Listen after the jump…

Posted by Martin Schneider | Leave a comment
‘I Don’t Wanna Grow Up’: Comix god Daniel Clowes’ cartoony video for the Ramones’ Tom Waits cover
06.17.2016
11:03 am

Topics:
Animation
Art
Music
Punk

Tags:
The Ramones
Daniel Clowes


 
On a recent episode of WTF, Marc Maron had an expansive chat with the renowned comix artist Daniel Clowes, the mind responsible for Eightball, Ghost World, Wilson, and the 2016 release Patience.

I learned a lot I didn’t know about Clowes—I hadn’t realized, for instance, that as a Pratt student who was born in 1961, Clowes was actually bouncing around New York City the same time that Blondie, Lydia Lunch etc. were making Manhattan such a vital artistic locale.

Clowes’ unbridled hostility towards the hippies that came before him and their arena-ready rock and roll (think Led Zeppelin) actually made him an ideal audience for the seething musical forms percolating right around that time. As he told Maron, “I was like the guy punk was made for, because it was destructive of all the stuff I hated.” And of all the punk bands in the world to choose from, one stood out:
 

Maron: Do you remember the first punk record [you bought]?
Clowes: It was the first Ramones record. ... The trouble was, that’s still my favorite one. Like, I never found anything I liked as much as that. I spent like five years like, OK, there’s gonna be another one—No, they were the best, and nobody else came close to that.


 
Clowes saw the Ramones play at Irving Plaza after they’d gotten a little too big for CBGB—most likely the March 4, 1980, show.

Fast-forward to the mid-1990s. The Ramones were putting out ¡Adios Amigos!, which would be their last studio album, and Clowes was a well-known figure in the comix scene who had released Like a Velvet Glove Cast in Iron a couple of years earlier. The single for the album was a cover of a Tom Waits song off of 1992’s Bone Machine called “I Don’t Wanna Grow Up.”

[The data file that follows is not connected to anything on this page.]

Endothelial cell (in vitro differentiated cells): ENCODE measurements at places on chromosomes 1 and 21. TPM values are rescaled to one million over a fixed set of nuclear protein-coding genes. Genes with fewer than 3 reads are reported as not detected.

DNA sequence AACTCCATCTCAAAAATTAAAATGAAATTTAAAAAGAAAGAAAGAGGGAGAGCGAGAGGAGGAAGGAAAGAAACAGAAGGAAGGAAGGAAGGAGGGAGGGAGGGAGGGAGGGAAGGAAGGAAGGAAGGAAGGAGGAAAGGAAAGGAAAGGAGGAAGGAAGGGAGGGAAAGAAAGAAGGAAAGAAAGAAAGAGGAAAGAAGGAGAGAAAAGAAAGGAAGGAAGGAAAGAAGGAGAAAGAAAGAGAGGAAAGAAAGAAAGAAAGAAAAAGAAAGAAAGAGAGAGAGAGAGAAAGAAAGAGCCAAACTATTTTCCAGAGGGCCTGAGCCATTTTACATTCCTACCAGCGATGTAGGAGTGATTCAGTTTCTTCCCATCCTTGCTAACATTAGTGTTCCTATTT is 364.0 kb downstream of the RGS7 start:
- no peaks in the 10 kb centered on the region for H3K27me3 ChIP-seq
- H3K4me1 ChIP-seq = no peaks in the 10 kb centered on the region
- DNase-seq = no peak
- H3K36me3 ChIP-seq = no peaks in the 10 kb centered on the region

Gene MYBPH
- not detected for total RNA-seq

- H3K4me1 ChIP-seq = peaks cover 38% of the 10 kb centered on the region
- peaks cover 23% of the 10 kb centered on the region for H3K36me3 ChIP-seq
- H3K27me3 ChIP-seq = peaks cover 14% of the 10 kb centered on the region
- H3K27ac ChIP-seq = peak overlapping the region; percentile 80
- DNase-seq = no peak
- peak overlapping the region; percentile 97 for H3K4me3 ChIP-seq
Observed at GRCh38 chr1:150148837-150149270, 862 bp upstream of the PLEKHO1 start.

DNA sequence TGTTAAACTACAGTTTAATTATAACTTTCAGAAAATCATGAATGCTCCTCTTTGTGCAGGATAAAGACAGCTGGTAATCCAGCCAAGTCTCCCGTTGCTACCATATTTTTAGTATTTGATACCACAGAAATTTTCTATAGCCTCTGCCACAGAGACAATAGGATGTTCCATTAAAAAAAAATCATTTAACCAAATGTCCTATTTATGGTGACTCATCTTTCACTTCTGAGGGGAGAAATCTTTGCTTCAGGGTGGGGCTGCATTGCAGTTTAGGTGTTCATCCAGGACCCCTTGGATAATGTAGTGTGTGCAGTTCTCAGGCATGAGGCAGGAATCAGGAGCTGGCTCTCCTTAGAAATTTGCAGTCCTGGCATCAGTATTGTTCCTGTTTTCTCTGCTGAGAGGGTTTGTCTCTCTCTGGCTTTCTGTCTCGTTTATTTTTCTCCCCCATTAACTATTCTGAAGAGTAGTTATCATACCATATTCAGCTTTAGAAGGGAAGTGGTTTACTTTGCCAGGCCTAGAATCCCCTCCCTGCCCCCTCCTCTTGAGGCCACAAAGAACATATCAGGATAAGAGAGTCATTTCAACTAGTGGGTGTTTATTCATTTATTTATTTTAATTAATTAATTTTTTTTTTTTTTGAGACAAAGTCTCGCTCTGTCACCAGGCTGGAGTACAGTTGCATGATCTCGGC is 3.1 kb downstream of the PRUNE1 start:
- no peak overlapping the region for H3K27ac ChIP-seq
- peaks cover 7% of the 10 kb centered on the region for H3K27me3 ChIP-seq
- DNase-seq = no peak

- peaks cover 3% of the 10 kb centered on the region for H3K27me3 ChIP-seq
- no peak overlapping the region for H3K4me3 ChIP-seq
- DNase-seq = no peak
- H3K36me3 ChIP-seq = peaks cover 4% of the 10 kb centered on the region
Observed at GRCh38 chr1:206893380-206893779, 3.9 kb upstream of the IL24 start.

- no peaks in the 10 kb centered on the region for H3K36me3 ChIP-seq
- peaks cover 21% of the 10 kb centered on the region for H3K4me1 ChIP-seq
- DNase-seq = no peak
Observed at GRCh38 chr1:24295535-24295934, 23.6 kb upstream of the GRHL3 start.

If the video hadn’t been for Clowes’ favorite band, he probably wouldn’t have considered the sacrifices he had to make in order to finish the project. Clowes told the AV Club in 2008:
 

I got the phone call about that project on the first of June 1995, and it was on TV the first of July. It was a month from knowing about it to it being so done it was on TV. It was insane. I would stay up all night drawing pictures for it. At 6 in the morning, this bleary-eyed messenger would come to my door and pick up the latest drawings, take them to an animation studio in Mill Valley, and then come back later and pick up more. I had to postpone my wedding to do that.

The greatest moment of my life was, somebody sent me a cable-access show from Chicago that had Joey Ramone on it showing that video. And he was talking about, like, [imitates Queens accent] “This guy Dan Clowes postponed his wedding for us. He’s a great guy.”

 
Check out the video after the jump…

Posted by Martin Schneider | Leave a comment
‘Private Parts’: Trippy animated short features cartoon penises and vaginas talking about sex
05.17.2016
10:29 am

Topics:
Animation
Sex

Tags:
Anna Ginsburg


 
“Private Parts,” a loose and funny short about sex directed by British animator Anna Ginsburg, was released today by the arts blog It’s Nice That in collaboration with the British TV network Channel Four.

Ginsburg made the movie by collecting a series of frank conversations about sex and then having them animated, only with genitalia standing in for the people in the dialogue.

One vagina says it’s sad when you masturbate to a fantasized projection in your mind as opposed to the lover you’re with; one glum wang receives the advice to “just be who you are” in bed—“you do you, you do yourself, you get me?” One willy compares a woman’s vagina to a “Rubik’s cube ... sometimes it’s, like, quite straightforward, sometimes it doesn’t work like that!”

The animators who participated in the short, which alternates between many different styles and feels something akin to a Sesame Street-style short, only about sex, were Ginsburg, Moth Collective, Peter Millard, Loup Blaster, Will Anderson, George Wheeler, and Mark Prendergast.
 

Posted by Martin Schneider | Leave a comment
Pink Punk: Listen to the bizarre anti-punk rock anthem from… the Pink Panther!?!
05.06.2016
02:59 pm

Topics:
Animation
Punk

Tags:
The Pink Panther


 
In the late 1970s, quite a few performers of a certain age glommed on to the disco craze and came out with four on the floor-flavored albums of their own (thinking of you, Ethel Merman and Fred Astaire). Later on, of course, a similar thing happened to rap, as Rodney Dangerfield might be the first to tell us. (And no, Rodney’s rap got no respect and deserved none.)